Sometimes it can be useful to create a hypothesis.

Scientists generally base scientific hypotheses on previous observations that cannot satisfactorily be explained with the available scientific theories.

If you see that System A is affected, but system B should be affected too, but it’s not, it might be time to create a hypothesis. With a hypothesis in mind, you can try to prove it. Test the hypothesis by performing tests and collecting data. This strategy is called “hypothesis testing”.

At some point, you should have identified the root cause. With the now known root cause, you can

  • Create solutions and select the best one

Sometimes it’s easy. But sometimes it’ not that easy. A trade-off analysis can help to identify the best of multiple solutions.

  • Create an action plan

Even if you only have to disable a specific feature, it’s a good idea to formulate an action plan. Even if consists only of three lines… You should state clearly

  • WHAT you do
  • WHY do you have to do it, and
  • HOW to you plan to check it

With these steps, you should be well prepared. It doesn’t matter what kind of problem you are trying to solve: The process is basically the same.

Other problem solving methods

Over the years many problem solving methods have been developed. Kepner-Tregoe is one of them. Other well known methods are:

  • A3 Problem Solving
  • PDCA
  • Eight Disciplines (8D) Problem Solving
  • Failure mode and effects analysis (FMEA)

A3 Problem Solving has been developed at Toyota for their Toyota Production System (TPS). It’s an often used method in Lean Manufacturing. A3 helps to solve problems by pretending a structure (WHAT IS and WHAT IS NOT the problem, describe the problem, root cause, solution etc). This strucure is placed on an A3 sheet paper (that why it’s called A3). The process is based on the principles of Deming’s PDCA cycle.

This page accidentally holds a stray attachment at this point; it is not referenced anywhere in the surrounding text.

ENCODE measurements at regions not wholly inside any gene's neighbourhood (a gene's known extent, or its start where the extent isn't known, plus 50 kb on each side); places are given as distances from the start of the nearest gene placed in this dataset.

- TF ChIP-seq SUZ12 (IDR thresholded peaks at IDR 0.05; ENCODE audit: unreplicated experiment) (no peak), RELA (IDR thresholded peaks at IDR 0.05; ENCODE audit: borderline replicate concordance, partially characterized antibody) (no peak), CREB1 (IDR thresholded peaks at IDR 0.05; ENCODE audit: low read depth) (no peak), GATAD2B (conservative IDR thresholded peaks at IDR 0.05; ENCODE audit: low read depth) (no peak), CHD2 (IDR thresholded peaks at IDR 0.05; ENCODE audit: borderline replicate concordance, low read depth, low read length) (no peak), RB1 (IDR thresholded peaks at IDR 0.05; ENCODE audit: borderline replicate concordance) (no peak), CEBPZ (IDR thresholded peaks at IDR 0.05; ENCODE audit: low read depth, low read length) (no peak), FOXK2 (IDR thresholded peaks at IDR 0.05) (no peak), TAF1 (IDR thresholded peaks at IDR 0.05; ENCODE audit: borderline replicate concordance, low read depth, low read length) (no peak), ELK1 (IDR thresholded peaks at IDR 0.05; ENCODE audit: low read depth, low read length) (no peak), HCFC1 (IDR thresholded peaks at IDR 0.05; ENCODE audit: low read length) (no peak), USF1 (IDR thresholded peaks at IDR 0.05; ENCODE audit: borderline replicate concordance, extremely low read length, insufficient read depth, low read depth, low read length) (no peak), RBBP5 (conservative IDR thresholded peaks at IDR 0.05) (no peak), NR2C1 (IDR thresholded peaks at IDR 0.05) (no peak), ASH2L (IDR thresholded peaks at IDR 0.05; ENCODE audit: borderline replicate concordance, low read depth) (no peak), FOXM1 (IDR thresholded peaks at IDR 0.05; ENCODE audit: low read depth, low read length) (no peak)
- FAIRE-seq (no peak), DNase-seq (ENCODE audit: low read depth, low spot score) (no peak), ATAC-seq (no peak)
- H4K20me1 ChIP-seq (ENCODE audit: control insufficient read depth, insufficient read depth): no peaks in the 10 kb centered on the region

PDCA, or Plan-Do-Check-Act (sometimes Shewhart-Cycle) was made popular by Dr. Edwards Deming. Plan-Do-Check-Act refers to the four phases of this cycle.

  • Plan: Plan the change
  • Do: implement the change
  • Check: Check the sucess of the implemented change
  • Act: Take action based on the results of “Check”

Eight Disciplines (8D) Problem Solving was developed by the Ford Motor Company. The D0 phase is the starting point for the D8 process, but it’s not counted.

  • D0:  Plan for solving the problem and determine the prerequisites
  • D1: Establish a team of people with the required skills and knowledge
  • D2: Describe the problem
  • D3: Define and implement containment actions
  • D4: Determine and verify the root causes
  • D5: Plan permanent corrective actions for the observed problem
  • D6: Implement the best permanent corrective actions
  • D7: Modify management systems to prevent a recurrence
  • D8: Congratulate your team!

The Failure mode and effects analysis (FMEA) is a highly structured, systematic approach for failure analysis. There are different FMEA alalyses:

  • Functional
  • Design
  • Process

FMEA is based on inductive reasoning (forward logic). FMEA is based on a highly structured process, which can be represented as followed.

  • Structural analysis: A system is divided into its components
  • Functional analysis: Identify the function of each component
  • Failure analysis: Identify the possible failures for each component
  • Calculate the risk: Risk Priority Number = occurrence ranking x detection ranking x highest severity ranking
  • Optimize: Optimize the component to mitigate the risk